In common with all other national parks in England, there is no restriction on entry to, or movement within the park along public routes, but access to cultivated land is usually restricted to public footpaths, bridleways and byways. Much of the uncultivated land has statutory open access rights, which cover around 50% of the park.

The lakes and mountains combine to form impressive scenery. Farmland, settlement and mining have altered the natural scenery, and the ecology has been modified by human influence for millennia and includes important wildlife habitats.

Having failed in a previous attempt to gain World Heritage status as a natural World Heritage Site, because of human activities, it was eventually successful in the category of cultural landscape and was awarded the status in 2017.

Ullswater painted by John Parker 1825

The Lake District is intimately associated with English literature of the 18th and 19th centuries. Thomas Gray was the first to bring the region to attention, when he wrote a journal of his Grand Tour in 1769, but it was William Wordsworth whose poems were most famous and influential.

Wordsworth's poem "I Wandered Lonely as a Cloud", inspired by the sight of daffodils on the shores of Ullswater, remains one of the most famous in the English language.

Out of his long life of eighty years, sixty were spent amid its lakes and mountains, first as a schoolboy at Hawkshead, and afterwards living in Grasmere (1799–1813) and Rydal Mount (1813–50). Wordsworth, Coleridge and Southey became known as the Lake Poets.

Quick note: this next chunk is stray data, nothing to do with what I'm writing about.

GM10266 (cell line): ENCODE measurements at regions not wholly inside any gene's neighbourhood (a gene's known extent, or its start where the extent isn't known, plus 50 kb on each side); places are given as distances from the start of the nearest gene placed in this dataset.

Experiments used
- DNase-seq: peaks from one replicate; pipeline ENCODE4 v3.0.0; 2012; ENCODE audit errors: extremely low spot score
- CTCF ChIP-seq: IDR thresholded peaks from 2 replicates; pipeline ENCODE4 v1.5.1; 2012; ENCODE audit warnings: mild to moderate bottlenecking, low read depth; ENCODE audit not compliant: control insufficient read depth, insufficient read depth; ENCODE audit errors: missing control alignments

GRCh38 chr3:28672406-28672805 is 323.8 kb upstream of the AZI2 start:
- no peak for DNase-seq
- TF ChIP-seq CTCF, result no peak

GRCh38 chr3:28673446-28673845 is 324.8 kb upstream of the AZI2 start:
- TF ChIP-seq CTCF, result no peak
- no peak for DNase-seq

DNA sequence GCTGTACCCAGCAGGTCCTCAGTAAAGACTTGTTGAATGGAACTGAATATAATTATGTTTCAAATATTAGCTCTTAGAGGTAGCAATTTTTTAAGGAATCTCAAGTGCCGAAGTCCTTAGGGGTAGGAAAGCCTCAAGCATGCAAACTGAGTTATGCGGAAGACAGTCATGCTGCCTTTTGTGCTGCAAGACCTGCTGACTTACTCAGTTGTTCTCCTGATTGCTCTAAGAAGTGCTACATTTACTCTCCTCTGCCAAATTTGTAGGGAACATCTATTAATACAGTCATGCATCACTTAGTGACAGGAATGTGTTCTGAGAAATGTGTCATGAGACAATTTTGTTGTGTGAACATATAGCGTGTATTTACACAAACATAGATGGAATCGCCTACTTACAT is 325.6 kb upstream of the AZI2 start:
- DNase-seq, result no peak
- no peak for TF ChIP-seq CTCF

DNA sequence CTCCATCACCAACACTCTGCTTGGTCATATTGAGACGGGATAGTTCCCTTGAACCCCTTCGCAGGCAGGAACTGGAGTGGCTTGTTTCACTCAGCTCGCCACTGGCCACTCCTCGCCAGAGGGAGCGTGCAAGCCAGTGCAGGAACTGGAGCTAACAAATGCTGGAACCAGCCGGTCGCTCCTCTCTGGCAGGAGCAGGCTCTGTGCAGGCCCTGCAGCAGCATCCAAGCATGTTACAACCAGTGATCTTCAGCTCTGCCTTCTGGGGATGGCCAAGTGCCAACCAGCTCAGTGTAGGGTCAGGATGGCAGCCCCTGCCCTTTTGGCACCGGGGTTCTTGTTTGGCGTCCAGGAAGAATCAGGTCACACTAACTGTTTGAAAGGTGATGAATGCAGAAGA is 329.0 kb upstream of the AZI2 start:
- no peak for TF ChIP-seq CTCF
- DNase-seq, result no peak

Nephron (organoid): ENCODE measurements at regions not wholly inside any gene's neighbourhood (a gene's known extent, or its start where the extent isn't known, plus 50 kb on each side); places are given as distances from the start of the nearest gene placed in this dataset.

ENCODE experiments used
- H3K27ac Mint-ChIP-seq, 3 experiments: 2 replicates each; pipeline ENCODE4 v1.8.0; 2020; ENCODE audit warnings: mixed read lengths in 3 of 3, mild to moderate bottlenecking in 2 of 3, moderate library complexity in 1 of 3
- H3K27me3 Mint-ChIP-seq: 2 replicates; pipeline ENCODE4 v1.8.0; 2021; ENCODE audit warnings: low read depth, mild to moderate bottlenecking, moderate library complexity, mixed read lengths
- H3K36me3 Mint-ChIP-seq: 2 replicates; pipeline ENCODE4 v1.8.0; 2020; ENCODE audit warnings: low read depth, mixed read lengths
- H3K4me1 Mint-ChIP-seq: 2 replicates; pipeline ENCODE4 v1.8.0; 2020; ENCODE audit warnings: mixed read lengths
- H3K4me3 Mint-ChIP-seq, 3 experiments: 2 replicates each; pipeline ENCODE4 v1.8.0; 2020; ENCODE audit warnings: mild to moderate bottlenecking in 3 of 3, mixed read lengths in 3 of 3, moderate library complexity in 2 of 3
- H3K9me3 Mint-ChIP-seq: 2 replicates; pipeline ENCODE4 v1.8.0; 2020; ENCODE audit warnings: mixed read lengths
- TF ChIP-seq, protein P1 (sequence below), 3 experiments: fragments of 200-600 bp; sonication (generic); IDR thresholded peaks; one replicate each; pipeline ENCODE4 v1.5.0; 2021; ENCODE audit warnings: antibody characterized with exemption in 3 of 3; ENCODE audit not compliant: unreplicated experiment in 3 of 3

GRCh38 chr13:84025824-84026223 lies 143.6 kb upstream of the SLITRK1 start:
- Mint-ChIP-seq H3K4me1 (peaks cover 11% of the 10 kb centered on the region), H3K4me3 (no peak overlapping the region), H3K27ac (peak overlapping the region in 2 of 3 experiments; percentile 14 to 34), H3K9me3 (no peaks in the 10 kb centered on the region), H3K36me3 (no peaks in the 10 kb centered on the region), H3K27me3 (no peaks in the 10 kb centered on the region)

The poet and his wife lie buried in the churchyard of Grasmere and very near to them are the remains of Hartley Coleridge - son of the poet Samuel Taylor Coleridge), who himself lived for many years in Keswick, Ambleside and Grasmere. Robert Southey, the Poet Laureate and friend of Wordsworth- who would succeed Southey as Laureate in 1843 - was a resident of Keswick for forty years (1803–43), and was buried in Crosthwaite churchyard.

Samuel Taylor Coleridge lived for some time in Keswick, and also with the Wordsworths at Grasmere. From 1807 to 1815 John Wilson lived at Windermere.

Thomas de Quincey spent the greater part of the years 1809 to 1828 at Grasmere, in the first cottage which Wordsworth had inhabited. Ambleside, or its environs, was also the place of residence both of Thomas Arnold, who spent there the vacations of the last ten years of his life and of Harriet Martineau, who built herself a house there in 1845. At Keswick, Mrs Lynn Linton - wife of William James Linton - was born, in 1822. Brantwood, a house beside Coniston Water, was the home of John Ruskin during the last years of his life. His assistant W. G. Collingwood the author, artist and antiquarian lived nearby, and wrote Thorstein of the Mere, set in the Norse period.